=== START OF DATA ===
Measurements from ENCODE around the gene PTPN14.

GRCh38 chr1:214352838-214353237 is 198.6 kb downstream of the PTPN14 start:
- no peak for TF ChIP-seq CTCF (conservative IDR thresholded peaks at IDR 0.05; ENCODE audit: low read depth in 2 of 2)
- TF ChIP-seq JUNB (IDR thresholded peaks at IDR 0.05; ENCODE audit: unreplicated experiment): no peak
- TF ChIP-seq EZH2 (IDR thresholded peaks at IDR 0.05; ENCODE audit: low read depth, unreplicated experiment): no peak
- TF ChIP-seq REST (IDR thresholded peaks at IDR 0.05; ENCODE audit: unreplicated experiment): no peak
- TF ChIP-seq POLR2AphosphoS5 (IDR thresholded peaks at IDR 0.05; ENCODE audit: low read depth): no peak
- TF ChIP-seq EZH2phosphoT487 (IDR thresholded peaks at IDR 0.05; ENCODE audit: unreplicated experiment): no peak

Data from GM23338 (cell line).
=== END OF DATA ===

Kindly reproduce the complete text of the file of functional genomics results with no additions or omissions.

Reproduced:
Measurements from ENCODE around the gene PTPN14.

GRCh38 chr1:214352838-214353237 is 198.6 kb downstream of the PTPN14 start:
- no peak for TF ChIP-seq CTCF (conservative IDR thresholded peaks at IDR 0.05; ENCODE audit: low read depth in 2 of 2)
- TF ChIP-seq JUNB (IDR thresholded peaks at IDR 0.05; ENCODE audit: unreplicated experiment): no peak
- TF ChIP-seq EZH2 (IDR thresholded peaks at IDR 0.05; ENCODE audit: low read depth, unreplicated experiment): no peak
- TF ChIP-seq REST (IDR thresholded peaks at IDR 0.05; ENCODE audit: unreplicated experiment): no peak
- TF ChIP-seq POLR2AphosphoS5 (IDR thresholded peaks at IDR 0.05; ENCODE audit: low read depth): no peak
- TF ChIP-seq EZH2phosphoT487 (IDR thresholded peaks at IDR 0.05; ENCODE audit: unreplicated experiment): no peak

Data from GM23338 (cell line).